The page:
- Tesla will face major challenges as it becomes a mass-market automaker.
- The challenges range from CEO Elon Musk’s workload to the arrival of new competitors.
- Tesla is preparing to meet these challenges, but it might not surmount them all.
Tesla had a wild ride in 2017. The company is worth more than ever, passing Ford and Fiat Chrysler Automobiles in market capitalization and threatening General Motors.
But the “production hell” of a sluggish Model 3 roll-out has tested the patience of customers and investors. And Tesla doesn’t have enough money in its reserve to sustain its current cash burn.
Other challenges await in 2018. Yes, 2017 was wild. But 2018 will be even wilder.
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Cash, cash, and more cash.
Asa Mathat | D: All Things Digital
Relative to its auto-industry “peers,” Tesla has a pitiful amount of available cash. The carmakers that Tesla has challenged in market capitalization in 2017 — General Motors, Ford, and Fiat Chrysler Automobiles — have each amassed war chests. FCA has almost $20 billion, GM has nearly $25 billion, and Ford has socked away close to $40 billion.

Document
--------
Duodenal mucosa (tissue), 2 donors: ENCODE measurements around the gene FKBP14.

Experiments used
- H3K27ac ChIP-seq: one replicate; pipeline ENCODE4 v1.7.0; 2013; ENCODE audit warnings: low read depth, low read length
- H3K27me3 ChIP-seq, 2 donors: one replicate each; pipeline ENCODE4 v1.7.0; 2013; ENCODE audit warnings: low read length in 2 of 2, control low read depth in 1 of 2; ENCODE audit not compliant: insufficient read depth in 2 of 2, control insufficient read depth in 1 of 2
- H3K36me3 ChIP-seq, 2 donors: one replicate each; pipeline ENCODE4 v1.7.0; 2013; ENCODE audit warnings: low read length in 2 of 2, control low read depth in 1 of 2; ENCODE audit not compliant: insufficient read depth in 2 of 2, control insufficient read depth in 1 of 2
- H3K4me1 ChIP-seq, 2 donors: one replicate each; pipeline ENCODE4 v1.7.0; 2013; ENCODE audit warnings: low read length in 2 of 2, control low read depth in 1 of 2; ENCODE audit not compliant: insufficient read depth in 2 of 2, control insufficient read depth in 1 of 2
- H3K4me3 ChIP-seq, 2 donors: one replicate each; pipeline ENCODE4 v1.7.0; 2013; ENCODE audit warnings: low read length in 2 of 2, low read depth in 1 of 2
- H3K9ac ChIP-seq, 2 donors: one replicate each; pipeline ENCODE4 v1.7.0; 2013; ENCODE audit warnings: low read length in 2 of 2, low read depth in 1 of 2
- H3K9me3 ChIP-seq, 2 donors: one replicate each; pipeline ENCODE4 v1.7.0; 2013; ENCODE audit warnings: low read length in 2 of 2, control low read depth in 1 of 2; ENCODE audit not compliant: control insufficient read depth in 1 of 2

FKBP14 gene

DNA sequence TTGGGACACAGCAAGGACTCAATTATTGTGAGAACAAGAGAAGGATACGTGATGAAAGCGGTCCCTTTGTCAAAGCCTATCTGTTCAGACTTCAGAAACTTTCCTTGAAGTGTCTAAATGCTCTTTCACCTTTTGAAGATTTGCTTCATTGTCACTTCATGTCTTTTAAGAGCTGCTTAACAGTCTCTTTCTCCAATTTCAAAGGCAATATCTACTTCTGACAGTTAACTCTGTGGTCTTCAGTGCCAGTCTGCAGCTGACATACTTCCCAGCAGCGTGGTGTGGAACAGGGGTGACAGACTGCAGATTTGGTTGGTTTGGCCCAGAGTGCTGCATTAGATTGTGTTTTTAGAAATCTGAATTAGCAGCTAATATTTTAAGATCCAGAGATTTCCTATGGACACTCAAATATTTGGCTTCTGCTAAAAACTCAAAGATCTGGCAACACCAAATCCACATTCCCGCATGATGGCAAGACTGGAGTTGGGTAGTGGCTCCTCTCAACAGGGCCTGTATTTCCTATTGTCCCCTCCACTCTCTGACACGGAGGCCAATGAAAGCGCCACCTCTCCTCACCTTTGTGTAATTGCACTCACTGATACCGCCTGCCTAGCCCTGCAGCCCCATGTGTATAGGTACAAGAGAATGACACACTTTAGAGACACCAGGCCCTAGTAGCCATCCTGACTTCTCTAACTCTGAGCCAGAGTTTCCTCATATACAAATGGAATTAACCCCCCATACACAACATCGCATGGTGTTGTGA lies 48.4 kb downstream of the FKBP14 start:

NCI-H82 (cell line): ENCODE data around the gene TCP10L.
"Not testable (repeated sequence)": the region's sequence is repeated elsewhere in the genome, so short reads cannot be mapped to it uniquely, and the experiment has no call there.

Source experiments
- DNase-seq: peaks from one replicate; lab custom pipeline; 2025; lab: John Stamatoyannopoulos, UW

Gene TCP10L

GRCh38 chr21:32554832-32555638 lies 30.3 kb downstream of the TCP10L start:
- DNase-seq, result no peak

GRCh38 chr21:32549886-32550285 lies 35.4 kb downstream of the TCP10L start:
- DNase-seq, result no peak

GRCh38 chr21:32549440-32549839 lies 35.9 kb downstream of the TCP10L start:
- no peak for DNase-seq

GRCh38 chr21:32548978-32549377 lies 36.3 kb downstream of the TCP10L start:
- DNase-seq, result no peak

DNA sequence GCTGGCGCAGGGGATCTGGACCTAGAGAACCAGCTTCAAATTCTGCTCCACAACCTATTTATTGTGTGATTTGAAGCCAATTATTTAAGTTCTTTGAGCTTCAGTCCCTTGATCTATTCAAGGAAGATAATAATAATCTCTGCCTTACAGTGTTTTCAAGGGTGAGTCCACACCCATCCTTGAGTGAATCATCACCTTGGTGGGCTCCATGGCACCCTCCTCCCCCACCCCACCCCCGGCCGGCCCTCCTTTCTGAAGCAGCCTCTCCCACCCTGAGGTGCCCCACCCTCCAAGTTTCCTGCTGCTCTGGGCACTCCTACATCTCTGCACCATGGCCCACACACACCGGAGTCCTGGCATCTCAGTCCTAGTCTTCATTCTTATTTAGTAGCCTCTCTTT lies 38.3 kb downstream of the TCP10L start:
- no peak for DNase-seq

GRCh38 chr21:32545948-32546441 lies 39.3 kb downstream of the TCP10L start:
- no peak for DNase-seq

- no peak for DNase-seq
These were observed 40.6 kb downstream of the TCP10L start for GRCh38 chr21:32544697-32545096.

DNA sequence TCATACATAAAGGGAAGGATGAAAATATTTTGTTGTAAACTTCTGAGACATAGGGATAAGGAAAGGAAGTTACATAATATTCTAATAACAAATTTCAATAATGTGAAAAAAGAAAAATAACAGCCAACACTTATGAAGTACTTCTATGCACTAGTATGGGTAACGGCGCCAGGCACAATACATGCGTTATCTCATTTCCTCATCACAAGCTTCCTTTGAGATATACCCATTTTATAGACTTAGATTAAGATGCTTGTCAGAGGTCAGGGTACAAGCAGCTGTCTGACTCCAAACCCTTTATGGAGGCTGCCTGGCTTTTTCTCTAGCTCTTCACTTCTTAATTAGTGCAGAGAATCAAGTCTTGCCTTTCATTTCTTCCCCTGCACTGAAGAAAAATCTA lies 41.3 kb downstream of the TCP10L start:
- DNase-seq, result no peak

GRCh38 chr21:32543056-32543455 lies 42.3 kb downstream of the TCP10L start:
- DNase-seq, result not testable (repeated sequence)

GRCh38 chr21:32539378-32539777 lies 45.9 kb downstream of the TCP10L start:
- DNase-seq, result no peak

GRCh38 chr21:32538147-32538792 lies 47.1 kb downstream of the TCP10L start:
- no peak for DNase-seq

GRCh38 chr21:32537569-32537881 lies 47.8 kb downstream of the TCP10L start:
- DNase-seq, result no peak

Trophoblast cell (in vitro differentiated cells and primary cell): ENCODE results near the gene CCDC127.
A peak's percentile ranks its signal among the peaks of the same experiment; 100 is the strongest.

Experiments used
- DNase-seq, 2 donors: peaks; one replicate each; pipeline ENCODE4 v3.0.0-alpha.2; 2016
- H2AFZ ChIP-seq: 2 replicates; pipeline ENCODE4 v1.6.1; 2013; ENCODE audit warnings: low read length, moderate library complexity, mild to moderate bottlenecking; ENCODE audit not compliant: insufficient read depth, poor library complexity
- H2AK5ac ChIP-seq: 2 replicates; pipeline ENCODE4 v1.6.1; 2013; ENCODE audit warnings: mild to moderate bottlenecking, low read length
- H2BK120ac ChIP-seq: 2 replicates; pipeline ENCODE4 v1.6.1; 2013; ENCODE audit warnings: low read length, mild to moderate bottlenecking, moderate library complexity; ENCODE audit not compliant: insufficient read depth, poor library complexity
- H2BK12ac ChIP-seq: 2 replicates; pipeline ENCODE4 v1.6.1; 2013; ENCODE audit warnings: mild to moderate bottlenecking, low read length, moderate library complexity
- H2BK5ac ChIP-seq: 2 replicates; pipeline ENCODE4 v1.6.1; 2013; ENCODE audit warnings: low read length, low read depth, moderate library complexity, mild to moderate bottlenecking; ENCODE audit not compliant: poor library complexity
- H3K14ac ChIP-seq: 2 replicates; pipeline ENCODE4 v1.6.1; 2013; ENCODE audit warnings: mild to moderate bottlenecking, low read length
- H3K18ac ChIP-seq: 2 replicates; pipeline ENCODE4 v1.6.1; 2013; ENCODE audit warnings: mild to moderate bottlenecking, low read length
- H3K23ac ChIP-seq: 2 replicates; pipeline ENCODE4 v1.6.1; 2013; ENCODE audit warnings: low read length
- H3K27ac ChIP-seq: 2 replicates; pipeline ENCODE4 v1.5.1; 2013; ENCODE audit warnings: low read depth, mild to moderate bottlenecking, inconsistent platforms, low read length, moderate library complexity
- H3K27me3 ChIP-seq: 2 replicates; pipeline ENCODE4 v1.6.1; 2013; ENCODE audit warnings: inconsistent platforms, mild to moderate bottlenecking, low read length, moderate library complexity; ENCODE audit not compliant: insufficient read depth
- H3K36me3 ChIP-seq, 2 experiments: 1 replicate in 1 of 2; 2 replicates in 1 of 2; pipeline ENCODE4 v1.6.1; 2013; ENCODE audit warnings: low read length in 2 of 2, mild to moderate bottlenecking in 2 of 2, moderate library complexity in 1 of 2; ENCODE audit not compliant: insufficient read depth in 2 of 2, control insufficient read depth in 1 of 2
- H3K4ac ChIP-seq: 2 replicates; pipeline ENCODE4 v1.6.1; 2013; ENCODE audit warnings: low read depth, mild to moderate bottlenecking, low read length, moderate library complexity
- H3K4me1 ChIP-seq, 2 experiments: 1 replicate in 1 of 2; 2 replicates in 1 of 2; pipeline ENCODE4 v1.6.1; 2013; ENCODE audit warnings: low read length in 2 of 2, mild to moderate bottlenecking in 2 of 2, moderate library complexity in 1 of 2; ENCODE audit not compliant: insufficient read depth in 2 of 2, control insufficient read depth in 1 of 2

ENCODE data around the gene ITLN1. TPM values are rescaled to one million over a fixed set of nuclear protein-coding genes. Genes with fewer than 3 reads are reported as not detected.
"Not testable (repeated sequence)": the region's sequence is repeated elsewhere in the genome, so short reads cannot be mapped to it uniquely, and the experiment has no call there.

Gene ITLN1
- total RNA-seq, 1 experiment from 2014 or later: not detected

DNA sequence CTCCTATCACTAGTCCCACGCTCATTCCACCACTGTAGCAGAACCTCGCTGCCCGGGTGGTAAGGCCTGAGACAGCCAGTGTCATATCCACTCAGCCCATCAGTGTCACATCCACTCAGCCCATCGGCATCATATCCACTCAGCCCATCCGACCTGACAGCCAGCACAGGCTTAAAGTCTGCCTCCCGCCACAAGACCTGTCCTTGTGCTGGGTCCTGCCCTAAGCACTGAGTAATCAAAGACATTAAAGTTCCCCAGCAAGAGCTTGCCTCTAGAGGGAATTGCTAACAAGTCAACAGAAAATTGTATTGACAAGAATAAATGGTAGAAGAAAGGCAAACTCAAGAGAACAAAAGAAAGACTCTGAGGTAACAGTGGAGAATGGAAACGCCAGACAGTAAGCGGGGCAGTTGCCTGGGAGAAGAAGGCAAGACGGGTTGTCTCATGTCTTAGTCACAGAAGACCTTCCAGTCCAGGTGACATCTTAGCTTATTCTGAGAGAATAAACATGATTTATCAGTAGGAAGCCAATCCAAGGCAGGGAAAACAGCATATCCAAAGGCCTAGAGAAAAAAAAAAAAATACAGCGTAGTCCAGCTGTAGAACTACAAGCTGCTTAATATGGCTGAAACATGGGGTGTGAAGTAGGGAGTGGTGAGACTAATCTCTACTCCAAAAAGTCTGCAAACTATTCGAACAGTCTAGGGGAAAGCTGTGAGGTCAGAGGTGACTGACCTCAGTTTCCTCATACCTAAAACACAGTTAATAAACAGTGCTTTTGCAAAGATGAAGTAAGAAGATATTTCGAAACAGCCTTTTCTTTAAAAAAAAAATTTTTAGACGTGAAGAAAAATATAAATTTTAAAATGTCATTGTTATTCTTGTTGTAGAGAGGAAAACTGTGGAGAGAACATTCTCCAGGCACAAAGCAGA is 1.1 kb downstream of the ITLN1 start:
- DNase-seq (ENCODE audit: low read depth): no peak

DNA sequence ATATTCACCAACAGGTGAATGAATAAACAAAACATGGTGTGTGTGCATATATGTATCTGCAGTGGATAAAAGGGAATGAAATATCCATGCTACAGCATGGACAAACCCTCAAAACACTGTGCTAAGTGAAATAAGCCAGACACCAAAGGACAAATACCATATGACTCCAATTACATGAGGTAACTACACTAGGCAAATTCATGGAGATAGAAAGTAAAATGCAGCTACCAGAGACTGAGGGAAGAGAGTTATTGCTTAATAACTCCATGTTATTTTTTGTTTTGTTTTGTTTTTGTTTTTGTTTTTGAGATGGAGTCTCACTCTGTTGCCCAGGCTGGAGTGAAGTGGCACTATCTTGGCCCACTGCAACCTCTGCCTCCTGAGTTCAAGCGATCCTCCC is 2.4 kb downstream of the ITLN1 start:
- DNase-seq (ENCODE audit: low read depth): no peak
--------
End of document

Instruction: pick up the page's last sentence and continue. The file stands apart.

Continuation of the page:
Tesla has just over $3 billion
Tesla is also currently burning through over a billion per quarter. If we just go by cash and exclude other financing instruments, such as Tesla’s revolving credit lines, the company can’t make it through 2018.
It’s worth noting that Tesla is running thin on cash at a time when the US economy is at full employment and the US auto market is running near an all-time sales high.
Do the math: Tesla needs more money. And it will likely obtain that funding through another capital raise. It’s past two raises were a return to Wall Street to sell more stock; and a first foray into the junk-bond debt markets.
The smart money, such as it is, would likely bet on Tesla doing another equity raise in 2018, given that shares are still above $300. Each new raise, however, highlights Tesla’s poor execution on the manufacturing front. FCA, Ford, and GM also spend a billion per quarter, but they manage to produce millions of vehicles worldwide. Tesla produces a fraction of that.